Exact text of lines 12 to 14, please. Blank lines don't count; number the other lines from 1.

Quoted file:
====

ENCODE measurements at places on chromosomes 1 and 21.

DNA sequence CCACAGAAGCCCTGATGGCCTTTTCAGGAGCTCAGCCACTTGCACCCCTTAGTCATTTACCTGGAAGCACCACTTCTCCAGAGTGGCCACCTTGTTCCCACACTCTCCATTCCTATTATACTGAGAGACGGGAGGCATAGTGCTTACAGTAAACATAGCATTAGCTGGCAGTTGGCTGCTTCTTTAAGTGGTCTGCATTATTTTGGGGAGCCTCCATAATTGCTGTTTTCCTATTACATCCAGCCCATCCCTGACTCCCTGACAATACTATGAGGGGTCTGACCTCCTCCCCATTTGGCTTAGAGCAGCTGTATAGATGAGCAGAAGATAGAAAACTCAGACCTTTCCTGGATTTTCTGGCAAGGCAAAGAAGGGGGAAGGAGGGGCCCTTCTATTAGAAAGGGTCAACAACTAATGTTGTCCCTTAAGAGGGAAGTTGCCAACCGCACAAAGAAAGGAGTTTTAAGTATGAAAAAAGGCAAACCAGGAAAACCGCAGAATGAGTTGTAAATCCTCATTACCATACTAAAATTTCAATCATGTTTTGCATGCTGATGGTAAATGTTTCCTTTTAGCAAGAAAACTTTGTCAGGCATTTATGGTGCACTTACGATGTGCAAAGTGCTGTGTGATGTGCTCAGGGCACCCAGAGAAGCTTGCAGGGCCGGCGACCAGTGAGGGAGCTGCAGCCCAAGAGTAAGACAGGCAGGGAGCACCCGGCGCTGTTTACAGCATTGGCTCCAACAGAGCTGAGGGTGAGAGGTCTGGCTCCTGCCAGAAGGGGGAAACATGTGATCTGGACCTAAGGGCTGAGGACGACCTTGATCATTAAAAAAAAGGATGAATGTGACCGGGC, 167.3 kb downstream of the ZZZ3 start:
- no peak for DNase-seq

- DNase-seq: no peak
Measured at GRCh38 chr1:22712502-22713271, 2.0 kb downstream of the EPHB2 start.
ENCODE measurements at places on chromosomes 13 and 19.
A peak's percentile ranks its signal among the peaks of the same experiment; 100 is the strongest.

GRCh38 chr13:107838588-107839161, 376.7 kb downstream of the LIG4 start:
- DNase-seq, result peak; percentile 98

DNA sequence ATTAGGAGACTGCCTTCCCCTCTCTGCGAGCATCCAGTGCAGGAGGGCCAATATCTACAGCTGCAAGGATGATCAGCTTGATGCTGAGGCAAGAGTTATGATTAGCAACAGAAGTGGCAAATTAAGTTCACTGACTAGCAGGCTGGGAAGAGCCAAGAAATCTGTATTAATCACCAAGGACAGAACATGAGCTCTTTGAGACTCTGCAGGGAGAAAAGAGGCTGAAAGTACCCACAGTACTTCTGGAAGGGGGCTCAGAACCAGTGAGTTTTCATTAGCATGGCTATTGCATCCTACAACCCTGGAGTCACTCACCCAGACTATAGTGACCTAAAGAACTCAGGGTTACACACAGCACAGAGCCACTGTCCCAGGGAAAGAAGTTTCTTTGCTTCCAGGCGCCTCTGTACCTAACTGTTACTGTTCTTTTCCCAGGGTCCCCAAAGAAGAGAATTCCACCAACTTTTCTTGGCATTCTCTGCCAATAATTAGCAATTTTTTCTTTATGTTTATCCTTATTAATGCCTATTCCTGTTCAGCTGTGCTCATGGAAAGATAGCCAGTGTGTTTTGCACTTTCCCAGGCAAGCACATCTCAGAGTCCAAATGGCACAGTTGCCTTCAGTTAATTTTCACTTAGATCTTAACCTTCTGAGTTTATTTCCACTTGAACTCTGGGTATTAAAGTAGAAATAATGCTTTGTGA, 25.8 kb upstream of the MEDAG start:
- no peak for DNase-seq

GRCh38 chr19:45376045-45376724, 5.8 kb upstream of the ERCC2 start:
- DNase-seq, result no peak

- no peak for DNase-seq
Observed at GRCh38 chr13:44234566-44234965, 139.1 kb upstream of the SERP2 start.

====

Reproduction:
GRCh38 chr19:45376045-45376724, 5.8 kb upstream of the ERCC2 start:
- DNase-seq, result no peak

- no peak for DNase-seq